There’s a lot of buzz around the core players in the Dean campaign about where we go from here. This has some of the elements of any campaign dealing with its disappointment. However, the Dean threads are as active as ever, with 7,413 comments on the blog so far on Wednesday.
If nothing else, the Dean campaign has given every campaign the hope that the right mix of web services and online dialogue can open voter’s hearts and wallets.
Where we go seems to be to develop a set of tools even better than the Dean team put together and release thgese tools into the public domain for the benefit of every campaign from PTA President to US President. Although my vision is for tools that improve the character of governance, campaigns are the place to start, and only partly because that’s where the money is. The electoral cycle is to governance as the Krebs cycle is to biology: it’s the fuel that makes democracy work.
Political campaigns engage zealots who try to motivate partial zealots to vote a certain way. (Relative to the general disregard for politics and voting, one must be a partial zealot to vote and a real zealot to be a campaign activist.)
The required zealotry is a clue to the poor user experience of American politics. The people who know how to “do” politics today don’t see what’s wrong with the current system, in the same way that Unix geeks don’t see why more people can’t learn to live with a command line interface.
My many months of work with the Dean campaign convince me that our cynical and closed political system depends on its miserable user experience for its sway over our lives. There are probably other ways to improve politics, like better civics classes, public television, parents’ interest groups, responsible party leadership. But I and the people I know are limited to improving the user experience for people who might be better citizens, if they were just given the tools.
The Users we’re Designing For
There are many potential users for the Net-based tools I’m thinking of:
That’s a much broader set of users than we’ve been thinking of in this area. In fact, the Dean Campaign and its Johnny-come-lately imitators were thinking only of a fraction of the voters, thosequalified and inclined to vote in a Democratic primary. So let’s start with the voters, which is the only thing the campaigns care about.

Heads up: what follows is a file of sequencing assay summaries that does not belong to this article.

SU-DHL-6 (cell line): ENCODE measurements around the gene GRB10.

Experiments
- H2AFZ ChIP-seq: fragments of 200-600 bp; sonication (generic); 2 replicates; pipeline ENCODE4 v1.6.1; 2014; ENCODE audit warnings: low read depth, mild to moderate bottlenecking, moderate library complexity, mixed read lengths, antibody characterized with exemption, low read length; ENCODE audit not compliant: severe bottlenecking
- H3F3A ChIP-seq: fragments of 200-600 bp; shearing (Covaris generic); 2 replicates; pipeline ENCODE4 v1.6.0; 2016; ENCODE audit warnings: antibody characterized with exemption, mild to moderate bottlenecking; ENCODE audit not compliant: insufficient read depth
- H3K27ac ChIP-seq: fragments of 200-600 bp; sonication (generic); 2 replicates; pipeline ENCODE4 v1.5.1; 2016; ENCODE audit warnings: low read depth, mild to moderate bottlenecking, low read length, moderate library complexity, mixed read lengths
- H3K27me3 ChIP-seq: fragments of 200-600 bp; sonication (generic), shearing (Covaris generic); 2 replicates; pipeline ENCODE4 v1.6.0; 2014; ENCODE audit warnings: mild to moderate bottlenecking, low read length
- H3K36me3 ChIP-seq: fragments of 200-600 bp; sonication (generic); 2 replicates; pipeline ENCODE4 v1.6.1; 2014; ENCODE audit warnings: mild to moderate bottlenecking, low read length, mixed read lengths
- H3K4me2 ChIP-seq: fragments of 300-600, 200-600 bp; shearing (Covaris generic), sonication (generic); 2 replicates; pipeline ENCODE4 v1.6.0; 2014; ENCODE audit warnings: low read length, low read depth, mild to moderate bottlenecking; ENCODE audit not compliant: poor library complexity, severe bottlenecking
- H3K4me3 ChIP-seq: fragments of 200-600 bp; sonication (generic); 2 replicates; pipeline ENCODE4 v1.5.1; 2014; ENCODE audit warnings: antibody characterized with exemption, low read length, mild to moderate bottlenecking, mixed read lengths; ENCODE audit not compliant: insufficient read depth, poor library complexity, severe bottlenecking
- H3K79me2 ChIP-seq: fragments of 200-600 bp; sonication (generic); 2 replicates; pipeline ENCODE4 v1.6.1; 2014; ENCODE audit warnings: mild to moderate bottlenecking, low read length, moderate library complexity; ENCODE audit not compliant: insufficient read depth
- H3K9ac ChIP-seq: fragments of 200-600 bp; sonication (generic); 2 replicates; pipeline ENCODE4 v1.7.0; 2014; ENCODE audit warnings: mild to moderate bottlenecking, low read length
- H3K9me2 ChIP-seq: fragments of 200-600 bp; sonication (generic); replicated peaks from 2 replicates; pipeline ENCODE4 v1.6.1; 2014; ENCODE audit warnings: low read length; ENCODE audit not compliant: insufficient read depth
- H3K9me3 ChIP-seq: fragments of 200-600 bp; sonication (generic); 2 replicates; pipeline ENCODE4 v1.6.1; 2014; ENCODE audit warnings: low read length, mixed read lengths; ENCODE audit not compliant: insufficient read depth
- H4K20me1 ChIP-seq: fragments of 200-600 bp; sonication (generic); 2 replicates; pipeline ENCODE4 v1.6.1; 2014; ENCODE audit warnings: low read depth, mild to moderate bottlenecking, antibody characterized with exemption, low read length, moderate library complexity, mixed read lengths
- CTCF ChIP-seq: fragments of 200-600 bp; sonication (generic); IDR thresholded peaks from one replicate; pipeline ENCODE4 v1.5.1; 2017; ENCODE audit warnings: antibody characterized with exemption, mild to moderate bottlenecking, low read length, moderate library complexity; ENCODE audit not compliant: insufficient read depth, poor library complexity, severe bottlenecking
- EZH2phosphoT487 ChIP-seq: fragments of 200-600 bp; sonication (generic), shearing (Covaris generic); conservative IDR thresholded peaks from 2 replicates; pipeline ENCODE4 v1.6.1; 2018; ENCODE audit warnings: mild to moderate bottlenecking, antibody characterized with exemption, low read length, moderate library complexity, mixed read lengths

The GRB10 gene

While the customer for these open source tools is any campaign that wants to do things even better than the Dean campaign, their user is the potential voter and campaign donor-activist.The crucial design challenge is the user experience of a voter coming upon a candidate’s web site and discovering that there is a place for each voter’s voice in this campaign. The thing the campaigns have to do better is to solicit each voter’s input on the issues, not just to promote the horse race between two stylized candidates.
This is an inversion of the Dean model, where people could only discuss issues among themselves at Meetups and in blog comments, for there was no explicit means for voters to express their policy preferences in a way that could be aggregated as a coherent direction for the campaign. I always maintained that this is what the people wanted most from the campaign, and their admirable efforts would have been amplified if the issues had not been on the back burner.
The aggregation of explicit voter preferences is the secret sauce of open source politics. The politicians who embrace specific and authentic input from their constituents will be the ones to gain and hold office. It is the only counterweight to the ideologues who trash constituent messages they don’t want to hear.
It will be up to campaigns and their consultants to connote the sense that there’s something worth paying attention to on their site. Next time, I’ll suggest a grassroots-way to expand a core constituency.